- However, Michael took advantage of Laurie’s doubts and grabbed his mask in feigned agony, leading Laurie to hesitate for fear of killing another innocent.
- When she approached to remove his mask, Michael seized her, causing the added weight to break the rope and send both siblings tumbling off the roof.
Michael then drove his knife through Laurie’s back. As she hung dying, Laurie kissed Michael’s mask and promised he would see her in hell. Michael tore the knife out and let Laurie Strode fall to her death, finally allowing her freedom.
Does Michael Myers have a obsession with Laurie?
She refuses to die at his hands, and in doing so refuses to be forgotten. Myers’ obsession with Laurie spills into seven more films and three timelines, but he’s not the only one changed by their encounter. On the evening of Halloween, Laurie becomes infected with the violence that Myers brings to her home.
Why is Michael Myers obsessed with his sister?
Why did Michael Myers kill his sister? –
- Michael’s story starts on Halloween in 1968 when he is six-years-old and his sister Judith is babysitting him.
- Rather than taking him trick or treating, or even looking after him, Judith chooses to have sex with her boyfriend.
- After the boyfriend leaves, we see Michael, armed with a huge kitchen knife, go up to his sister’s room and stab her to death.
- His motive for murder could follow slasher movie logic – in which the killer is often motivated by a combination of neglect and jealousy.
2 Michael was just six-years-old when he committed the murder Michael was supposed to be being looked after by his sister who was babysitting him – but instead she went off to have sex. This leads to the theory that Judith choosing her boyfriend over him, saw Michael react by killing her.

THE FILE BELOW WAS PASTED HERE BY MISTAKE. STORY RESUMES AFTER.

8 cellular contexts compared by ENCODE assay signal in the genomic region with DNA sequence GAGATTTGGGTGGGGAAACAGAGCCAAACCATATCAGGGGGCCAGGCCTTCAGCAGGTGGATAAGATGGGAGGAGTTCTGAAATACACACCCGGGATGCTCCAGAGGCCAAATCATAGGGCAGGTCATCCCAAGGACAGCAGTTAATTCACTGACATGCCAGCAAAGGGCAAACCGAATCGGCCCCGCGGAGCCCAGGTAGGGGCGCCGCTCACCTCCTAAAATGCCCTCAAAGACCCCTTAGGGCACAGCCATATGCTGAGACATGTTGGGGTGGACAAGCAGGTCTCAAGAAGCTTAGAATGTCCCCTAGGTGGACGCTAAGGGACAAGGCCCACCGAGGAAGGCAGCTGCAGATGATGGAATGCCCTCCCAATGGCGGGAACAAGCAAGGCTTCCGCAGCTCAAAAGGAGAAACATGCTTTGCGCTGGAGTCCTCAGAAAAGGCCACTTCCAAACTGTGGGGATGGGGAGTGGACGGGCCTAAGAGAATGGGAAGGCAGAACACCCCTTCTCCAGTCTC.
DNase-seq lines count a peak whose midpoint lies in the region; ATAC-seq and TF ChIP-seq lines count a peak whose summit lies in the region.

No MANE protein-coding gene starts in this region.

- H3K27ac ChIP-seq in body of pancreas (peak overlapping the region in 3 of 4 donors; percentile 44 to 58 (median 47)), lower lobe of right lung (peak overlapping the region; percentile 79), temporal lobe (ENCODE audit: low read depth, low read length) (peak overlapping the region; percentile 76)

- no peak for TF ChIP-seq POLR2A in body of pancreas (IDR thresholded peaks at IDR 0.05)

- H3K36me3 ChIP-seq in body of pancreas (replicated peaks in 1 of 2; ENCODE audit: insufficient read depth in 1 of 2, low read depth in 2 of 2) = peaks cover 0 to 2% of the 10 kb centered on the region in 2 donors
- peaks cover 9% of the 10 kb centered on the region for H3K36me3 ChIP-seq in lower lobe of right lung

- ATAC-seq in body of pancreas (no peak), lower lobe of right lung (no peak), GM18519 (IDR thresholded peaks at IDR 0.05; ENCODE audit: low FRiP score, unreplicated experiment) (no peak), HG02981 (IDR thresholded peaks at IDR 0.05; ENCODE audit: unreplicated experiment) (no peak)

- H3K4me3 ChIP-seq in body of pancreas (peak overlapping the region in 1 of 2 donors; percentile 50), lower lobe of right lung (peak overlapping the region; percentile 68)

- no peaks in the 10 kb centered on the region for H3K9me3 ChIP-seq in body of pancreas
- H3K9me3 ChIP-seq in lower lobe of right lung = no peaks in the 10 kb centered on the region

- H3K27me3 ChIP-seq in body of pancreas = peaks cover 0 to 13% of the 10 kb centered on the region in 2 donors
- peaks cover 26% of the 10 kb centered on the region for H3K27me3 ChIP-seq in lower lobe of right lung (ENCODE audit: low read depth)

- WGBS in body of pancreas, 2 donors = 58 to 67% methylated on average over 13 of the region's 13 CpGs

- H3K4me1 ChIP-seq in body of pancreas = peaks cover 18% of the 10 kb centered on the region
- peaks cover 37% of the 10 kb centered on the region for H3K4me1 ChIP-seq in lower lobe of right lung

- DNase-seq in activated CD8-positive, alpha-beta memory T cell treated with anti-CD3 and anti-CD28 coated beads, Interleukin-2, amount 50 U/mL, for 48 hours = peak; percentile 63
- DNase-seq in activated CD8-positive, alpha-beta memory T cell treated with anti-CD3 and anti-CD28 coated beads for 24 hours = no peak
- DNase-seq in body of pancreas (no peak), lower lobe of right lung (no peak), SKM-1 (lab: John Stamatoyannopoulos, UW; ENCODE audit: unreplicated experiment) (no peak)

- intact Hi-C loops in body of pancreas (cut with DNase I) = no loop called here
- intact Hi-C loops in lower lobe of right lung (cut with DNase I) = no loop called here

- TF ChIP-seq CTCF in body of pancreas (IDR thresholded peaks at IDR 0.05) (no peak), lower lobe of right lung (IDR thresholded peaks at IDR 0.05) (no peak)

What is Michael Myers afraid of?
Personality – Despite never speaking or showing any emotions, if one reads between the lines and properly analyzes his actions, his personality is very clear. Michael Myers is the absolute embodiment of pure evil. He is a remorseless, depraved, and sadistic serial killer whose only goal is to cause chaos, pain, and death upon innocent people whether they be men, women, children, or even his own family.
He always makes sure to kill his victims in the most brutal and painful ways imaginable rarely ever giving his victims a quick death or showing them mercy. Michael not only likes to physically harm his victims but will even mentally and physiologically torment them as well in multiple ways, like killing their loved ones in front of them or playing dark and disturbing pranks, a perfect example of this is when Michael puts on a ghost costume and glasses, making Lynda believe it’s her boyfriend, Bob.
When her back is turned to make a phone call, he strangles her to death with the telephone line. He has an absolute refusal to speak and his murders, which all happen on Halloween night, suggest that the night itself, or the sinister aspects of the holiday, play a part in his motivation.
- His murderous tendencies could be his own sick idea of how to celebrate Halloween.
- This indicates a somewhat childish mindset or, at the very least, an attempt to come across as even scarier to his victims.
- This ghost-like desire to haunt his victims and leave an impression on others on Halloween night indicates that his true obsession is with Halloween, itself.